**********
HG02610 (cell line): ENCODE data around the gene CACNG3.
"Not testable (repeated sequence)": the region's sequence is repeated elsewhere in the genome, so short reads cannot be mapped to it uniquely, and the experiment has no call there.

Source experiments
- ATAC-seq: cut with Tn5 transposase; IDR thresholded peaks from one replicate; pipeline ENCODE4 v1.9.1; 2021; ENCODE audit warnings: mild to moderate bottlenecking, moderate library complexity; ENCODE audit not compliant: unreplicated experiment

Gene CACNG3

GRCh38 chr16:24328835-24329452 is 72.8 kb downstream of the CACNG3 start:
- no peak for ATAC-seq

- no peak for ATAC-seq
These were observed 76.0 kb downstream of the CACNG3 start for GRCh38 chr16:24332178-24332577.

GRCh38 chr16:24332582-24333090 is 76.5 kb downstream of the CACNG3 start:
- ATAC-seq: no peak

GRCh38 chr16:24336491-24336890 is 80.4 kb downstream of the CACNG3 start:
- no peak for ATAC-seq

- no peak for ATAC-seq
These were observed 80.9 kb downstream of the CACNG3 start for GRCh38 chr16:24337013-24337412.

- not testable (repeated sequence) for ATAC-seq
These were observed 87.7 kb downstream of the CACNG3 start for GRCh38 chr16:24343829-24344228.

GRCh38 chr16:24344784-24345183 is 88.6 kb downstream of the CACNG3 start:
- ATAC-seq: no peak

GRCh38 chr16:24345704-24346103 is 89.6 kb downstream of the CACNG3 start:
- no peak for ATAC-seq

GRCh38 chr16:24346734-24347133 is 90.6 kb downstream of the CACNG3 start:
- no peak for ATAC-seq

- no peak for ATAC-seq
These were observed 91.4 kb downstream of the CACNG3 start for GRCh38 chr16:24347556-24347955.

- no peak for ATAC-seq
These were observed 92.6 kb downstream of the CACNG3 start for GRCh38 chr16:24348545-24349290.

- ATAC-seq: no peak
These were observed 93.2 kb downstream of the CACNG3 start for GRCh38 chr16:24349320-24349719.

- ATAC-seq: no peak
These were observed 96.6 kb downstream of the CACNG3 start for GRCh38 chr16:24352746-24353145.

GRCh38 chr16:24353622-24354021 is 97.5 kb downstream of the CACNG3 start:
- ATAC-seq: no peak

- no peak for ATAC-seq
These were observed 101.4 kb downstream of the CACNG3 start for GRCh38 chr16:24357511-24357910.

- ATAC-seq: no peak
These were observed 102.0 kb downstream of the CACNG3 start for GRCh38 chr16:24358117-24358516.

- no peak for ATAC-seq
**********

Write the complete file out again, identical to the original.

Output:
HG02610 (cell line): ENCODE data around the gene CACNG3.
"Not testable (repeated sequence)": the region's sequence is repeated elsewhere in the genome, so short reads cannot be mapped to it uniquely, and the experiment has no call there.

Source experiments
- ATAC-seq: cut with Tn5 transposase; IDR thresholded peaks from one replicate; pipeline ENCODE4 v1.9.1; 2021; ENCODE audit warnings: mild to moderate bottlenecking, moderate library complexity; ENCODE audit not compliant: unreplicated experiment

Gene CACNG3

GRCh38 chr16:24328835-24329452 is 72.8 kb downstream of the CACNG3 start:
- no peak for ATAC-seq

- no peak for ATAC-seq
These were observed 76.0 kb downstream of the CACNG3 start for GRCh38 chr16:24332178-24332577.

GRCh38 chr16:24332582-24333090 is 76.5 kb downstream of the CACNG3 start:
- ATAC-seq: no peak

GRCh38 chr16:24336491-24336890 is 80.4 kb downstream of the CACNG3 start:
- no peak for ATAC-seq

- no peak for ATAC-seq
These were observed 80.9 kb downstream of the CACNG3 start for GRCh38 chr16:24337013-24337412.

- not testable (repeated sequence) for ATAC-seq
These were observed 87.7 kb downstream of the CACNG3 start for GRCh38 chr16:24343829-24344228.

GRCh38 chr16:24344784-24345183 is 88.6 kb downstream of the CACNG3 start:
- ATAC-seq: no peak

GRCh38 chr16:24345704-24346103 is 89.6 kb downstream of the CACNG3 start:
- no peak for ATAC-seq

GRCh38 chr16:24346734-24347133 is 90.6 kb downstream of the CACNG3 start:
- no peak for ATAC-seq

- no peak for ATAC-seq
These were observed 91.4 kb downstream of the CACNG3 start for GRCh38 chr16:24347556-24347955.

- no peak for ATAC-seq
These were observed 92.6 kb downstream of the CACNG3 start for GRCh38 chr16:24348545-24349290.

- ATAC-seq: no peak
These were observed 93.2 kb downstream of the CACNG3 start for GRCh38 chr16:24349320-24349719.

- ATAC-seq: no peak
These were observed 96.6 kb downstream of the CACNG3 start for GRCh38 chr16:24352746-24353145.

GRCh38 chr16:24353622-24354021 is 97.5 kb downstream of the CACNG3 start:
- ATAC-seq: no peak

- no peak for ATAC-seq
These were observed 101.4 kb downstream of the CACNG3 start for GRCh38 chr16:24357511-24357910.

- ATAC-seq: no peak
These were observed 102.0 kb downstream of the CACNG3 start for GRCh38 chr16:24358117-24358516.

- no peak for ATAC-seq